9. Ahmadi M, Lotfy ME, Danish MSS, Ryuto S, Yona A, et al. (2019) “Optimal multi-configuration and allocation of SVR, capacitor, centralised wind farm, and energy storage system: a multi-objective approach in a real distribution network” IET Renewable Power Generation (vol. 13, no. 5, pp. 762–773) https://doi.org/10.1049/iet-rpg.2018.5057

  10. Ahmadi M, Lotfy ME, Shigenobu R, Yona A, Senjyu T (2018) “Optimal sizing and placement of rooftop solar photovoltaic at Kabul city real distribution network” Transmission Distribution IET Generation (vol. 12, no. 2, pp. 303–309) https://doi.org/10.1049/iet-gtd.2017.0687

  11. Chikate BV, Sadawarte Y (2015) “The factors affecting the performance of solar cell” International journal of computer applications (vol. 1, no. 1, pp. 0975–8887)

  12. Jain D, Lalwani M (2017) “A Review on Optimal Inclination Angles for Solar Arrays” International Journal of Renewable Energy Research (IJRER) (vol. 7, no. 3, pp. 1053–1061)

  13. Deb SK (2000) “Chapter 584 - Recent Developments in High-Efficiency PV Cells” In: Sayigh AAM - editor. World Renewable Energy Congress VI Oxford, Pergamon - pp. 2658–2663. https://doi.org/10.1016/B978-008043865-8/50584-5

  14. Nair KK, Jose J, Ravindran A (2016) “Analysis of temperature dependent parameters on solar cell efficiency using MATLAB” (vol. 4, no. 3, pp. 6)

  15. Jäger K-D, Isabella O, Smets AHM, Swaaij RACMM van, Zeman M (2016) “Solar energy: fundamentals, technology and systems” p. ISBN: 978-1-906860-73-8

  16. Masters GM (2004) “Renewable and Efficient Electric Power Systems,” 2nd ed. USA, Wiley. 647 p. ISBN: 0-471-28060-7 (http://www.a-ghadimi.com/files/Courses/RenewableEnergy/REN_Book.pdf)

  17. PVWATTS free solar calculator (2019) Photovoltaic Software (https://photovoltaic-software.com/pv-softwares-calculators/online-free-photovoltaic-software/pvwatts-nrel) Accessed: 9 April 2020

  18. Dash PK, Gupta NC (2015) “Effect of temperature on power output from different commercially available photovoltaic modules” International Journal of Engineering Research and Applications (vol. 5, no. 1, pp. 148–151)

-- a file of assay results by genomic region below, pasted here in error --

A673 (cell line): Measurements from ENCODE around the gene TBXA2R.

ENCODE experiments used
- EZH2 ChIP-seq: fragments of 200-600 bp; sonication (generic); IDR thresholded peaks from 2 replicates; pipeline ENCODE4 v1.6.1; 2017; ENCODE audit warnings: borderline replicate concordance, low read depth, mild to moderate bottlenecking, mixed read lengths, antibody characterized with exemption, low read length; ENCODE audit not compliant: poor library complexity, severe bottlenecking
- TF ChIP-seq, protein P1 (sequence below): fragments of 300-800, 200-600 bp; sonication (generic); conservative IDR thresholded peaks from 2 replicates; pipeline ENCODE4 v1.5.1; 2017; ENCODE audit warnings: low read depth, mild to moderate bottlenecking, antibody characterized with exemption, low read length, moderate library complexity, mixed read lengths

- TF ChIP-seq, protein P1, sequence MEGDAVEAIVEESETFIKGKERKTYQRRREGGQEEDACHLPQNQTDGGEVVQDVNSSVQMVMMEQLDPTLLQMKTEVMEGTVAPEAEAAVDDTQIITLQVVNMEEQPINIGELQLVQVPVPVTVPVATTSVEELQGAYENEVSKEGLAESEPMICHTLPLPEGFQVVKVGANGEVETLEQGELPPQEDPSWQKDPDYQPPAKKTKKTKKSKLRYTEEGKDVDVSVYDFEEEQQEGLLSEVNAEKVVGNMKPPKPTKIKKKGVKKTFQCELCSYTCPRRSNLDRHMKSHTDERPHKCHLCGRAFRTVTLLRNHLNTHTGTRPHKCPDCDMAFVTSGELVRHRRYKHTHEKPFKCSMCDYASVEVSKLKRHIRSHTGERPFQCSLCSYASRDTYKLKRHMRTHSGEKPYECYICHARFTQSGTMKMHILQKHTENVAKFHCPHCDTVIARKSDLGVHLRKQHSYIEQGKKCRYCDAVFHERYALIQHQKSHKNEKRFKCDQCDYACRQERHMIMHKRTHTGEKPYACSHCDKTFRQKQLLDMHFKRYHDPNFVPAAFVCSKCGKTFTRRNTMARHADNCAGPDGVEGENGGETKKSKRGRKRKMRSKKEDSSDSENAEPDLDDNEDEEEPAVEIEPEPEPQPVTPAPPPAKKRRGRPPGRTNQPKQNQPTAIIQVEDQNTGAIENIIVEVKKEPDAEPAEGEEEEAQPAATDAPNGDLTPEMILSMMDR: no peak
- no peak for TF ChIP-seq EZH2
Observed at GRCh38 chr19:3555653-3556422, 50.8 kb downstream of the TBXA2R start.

19. Singh P, Ravindra NM (2012) “Temperature dependence of solar cell performance: An analysis” Solar Energy Materials and Solar Cells (vol. 101, pp. 36–45) https://doi.org/10.1016/j.solmat.2012.02.019

Acknowledgment

The author(s) has received no specific funding for this article/publication.

 Journal Article (Special Issue)     Open Access      Published  
Active substation design for distributed generation integration in Afghanistan’s grid 
Joya AJ ,and Shirani H.
Journal of Engineering and Technology Revolution, 2020, 1 (1): 9-15  DOI 10.37357/1068/jetr/1.1.02

Abstract
PDF
Citation
Authors
References
Acknowledgment
Abstract

Energy has been harvested from water, wind and solar as isolated distributed generation (DG) to electrify rural households and villages in Afghanistan. Several solar PV and wind farms have been or planned to be built as isolated distributed generators in those provinces that have no access to national grid.  While it is ideal that the national electrical grid be extended to those provinces and regions, these distributed generators are not compatible with the operating voltage specifications of the national grid. In this study, we have focused on changing the topology of distribution grid at the planning and design stage by introducing active devices to control voltage, especially in the weak nodes of the grid. At substations which convert DG to MV/LV, using two active devices such as On Load Tap Changing-Phase Shifting Transformer (OLTC-PST) and Static Synchronize Compensator (STATCOM) should be considered in the design. The integration a 1-MW wind power distributed generator in Panjshir province of Afghanistan with the national grid network is considered. Introducing these active devices that increases the installed DG power in weak networks is analyzed. An operation and control strategy for the Active Substation is verified by temporal power flow simulations. The results show that using these active devices can increase the active power injection capability in weak networks.